Frankly speaking this briefing was conceived not to provoke a hyper emotional reaction. This briefing was conceived as a forum to share a view on what is going on with the chemical dossier. Professional approach requires to take everything into account, to analyze and to present arguments. It is exactly what the idea of Maxim coming to New York and briefing us was. It seems, this professional exchange of alternative points of view could open the way for professional findings on chemical weapon dossier in Syria.
Another point my American colleague mentioned - the JIM was established by all of us. That is right. Initiated by Russia and the United States, then endorsed by the Security Council. That is right. But the methodology used by this structure, unfortunately, undermined all conceivable criteria of professional investigations. Again, our view, all conceivable contagion. Even, as I mentioned many times in our deliberation in the Security Council undermine the golden standard of western investigation process, which is presumption of innocence.
Imagine a situation: A policeman comes into a US Court to present a case. The court-marshal asks him: "Sir, have you visited the crime scene?". Imagine the reaction of the Court if the policeman answers: “No, I did not visit the crime scene".
The same here. All our reproaches to methodology process, remote investigation, no visiting crime scenes, very problematic witnesses. So, again. Our view. FFM and Syria is a bilateral meeting between Syrian government and OPCW Technical Secretariat. That is important. That is a bilateral understanding.
So I don’t want to get into this more deliberation explanation mood, so, please, your questions.
In response to a remark by a representative of the Turkish Mission to the UN:
Thank you all so much and the Turkish delegate as well. Just to shed light on what is going on in the real professional field: Now we are getting ready for 12th Meeting of Astana Guarantors which will take place tomorrow with the participation of our Turkish partners and Iranian partners. We always used to and now we still are inviting a United States Representative to come over and join us to make our discussion more productive. Of course, we have invited representatives of the Syrian Government and the Syrian opposition to Nur-Sultan, which is the main value of this format. Our discussion will take place thanks to kind contribution – both political and logistical of the Government of Kazakhstan. We will search for a real strategy to find an exit from the Syrian crisis.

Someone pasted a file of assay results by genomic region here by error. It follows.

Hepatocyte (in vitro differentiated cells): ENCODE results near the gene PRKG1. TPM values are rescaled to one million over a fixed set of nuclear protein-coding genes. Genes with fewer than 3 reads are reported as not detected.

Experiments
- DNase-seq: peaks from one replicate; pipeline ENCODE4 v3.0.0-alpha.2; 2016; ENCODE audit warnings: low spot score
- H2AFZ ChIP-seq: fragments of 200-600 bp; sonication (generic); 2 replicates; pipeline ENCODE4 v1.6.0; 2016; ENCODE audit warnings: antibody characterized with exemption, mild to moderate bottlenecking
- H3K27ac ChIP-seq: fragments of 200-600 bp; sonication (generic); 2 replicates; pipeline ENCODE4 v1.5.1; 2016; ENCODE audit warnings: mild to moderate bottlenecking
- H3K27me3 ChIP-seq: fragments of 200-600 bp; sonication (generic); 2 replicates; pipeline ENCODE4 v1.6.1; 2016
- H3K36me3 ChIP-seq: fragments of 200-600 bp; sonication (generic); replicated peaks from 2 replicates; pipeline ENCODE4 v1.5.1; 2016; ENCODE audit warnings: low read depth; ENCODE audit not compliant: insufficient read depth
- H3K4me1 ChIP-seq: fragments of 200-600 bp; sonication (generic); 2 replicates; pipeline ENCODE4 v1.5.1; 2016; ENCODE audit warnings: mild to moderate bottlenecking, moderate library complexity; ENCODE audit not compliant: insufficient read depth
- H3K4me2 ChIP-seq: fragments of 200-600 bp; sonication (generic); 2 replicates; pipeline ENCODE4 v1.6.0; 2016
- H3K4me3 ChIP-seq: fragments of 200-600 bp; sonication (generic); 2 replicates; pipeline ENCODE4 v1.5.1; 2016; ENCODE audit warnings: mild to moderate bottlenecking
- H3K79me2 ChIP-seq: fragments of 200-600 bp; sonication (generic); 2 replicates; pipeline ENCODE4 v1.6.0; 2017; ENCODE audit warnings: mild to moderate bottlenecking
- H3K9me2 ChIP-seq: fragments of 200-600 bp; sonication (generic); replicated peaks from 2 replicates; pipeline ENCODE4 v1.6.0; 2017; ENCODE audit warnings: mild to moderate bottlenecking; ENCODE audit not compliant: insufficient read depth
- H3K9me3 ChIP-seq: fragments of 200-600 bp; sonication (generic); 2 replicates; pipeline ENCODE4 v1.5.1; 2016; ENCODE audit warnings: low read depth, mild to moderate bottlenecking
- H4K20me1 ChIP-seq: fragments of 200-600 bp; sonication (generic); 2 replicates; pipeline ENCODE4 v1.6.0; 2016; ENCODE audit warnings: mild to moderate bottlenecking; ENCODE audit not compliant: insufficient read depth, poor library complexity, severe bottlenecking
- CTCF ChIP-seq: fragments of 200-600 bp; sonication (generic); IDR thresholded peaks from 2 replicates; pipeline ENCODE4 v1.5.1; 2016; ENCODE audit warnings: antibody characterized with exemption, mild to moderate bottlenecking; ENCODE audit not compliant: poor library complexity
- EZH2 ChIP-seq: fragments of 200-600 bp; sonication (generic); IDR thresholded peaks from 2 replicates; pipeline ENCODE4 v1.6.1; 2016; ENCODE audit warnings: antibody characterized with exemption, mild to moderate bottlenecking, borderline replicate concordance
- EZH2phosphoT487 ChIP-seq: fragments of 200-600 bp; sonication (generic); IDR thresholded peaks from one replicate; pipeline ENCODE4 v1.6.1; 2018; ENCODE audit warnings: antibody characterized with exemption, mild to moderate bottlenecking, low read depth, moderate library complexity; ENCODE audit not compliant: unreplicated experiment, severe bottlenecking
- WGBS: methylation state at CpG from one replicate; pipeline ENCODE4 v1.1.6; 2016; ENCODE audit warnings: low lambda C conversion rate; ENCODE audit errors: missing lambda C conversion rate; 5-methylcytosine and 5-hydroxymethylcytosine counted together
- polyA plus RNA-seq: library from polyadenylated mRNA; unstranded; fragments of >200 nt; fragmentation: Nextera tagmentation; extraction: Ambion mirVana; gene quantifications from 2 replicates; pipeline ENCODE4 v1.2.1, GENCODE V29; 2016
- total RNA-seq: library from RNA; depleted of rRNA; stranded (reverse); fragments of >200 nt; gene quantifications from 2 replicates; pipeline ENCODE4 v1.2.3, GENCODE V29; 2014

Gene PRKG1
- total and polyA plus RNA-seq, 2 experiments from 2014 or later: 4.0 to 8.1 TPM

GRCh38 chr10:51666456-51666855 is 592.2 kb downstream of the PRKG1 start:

Dear colleagues, the Syrian conflict is any conflict in crisis. Both its genesis and its history have been very troublesome and painful first of all for the Syrian people. But I’m sure, based on the experience that we collected here in New York while working to resolve many conflicts, all of us, the entire P5, will be working to keep Syrian statehood strong. We understand what it means. We look at Libya, Yemen, other countries, and we see what it actually means to loose state institutions. However I believe in the better, my vision is more positive. We have not been able to unite – but it is never too late to unite, to get in cooperation with parties involved, to work together on chemical weapons problem, to find the truth in our controversial assessments. We have different views, but at the same time we have channels, contacts, dialogue. So the picture is not so blurry. So we aspire - as the bureaucratic language says - to see the light at the end of the tunnel.
Thank you so much for you active participation in our event.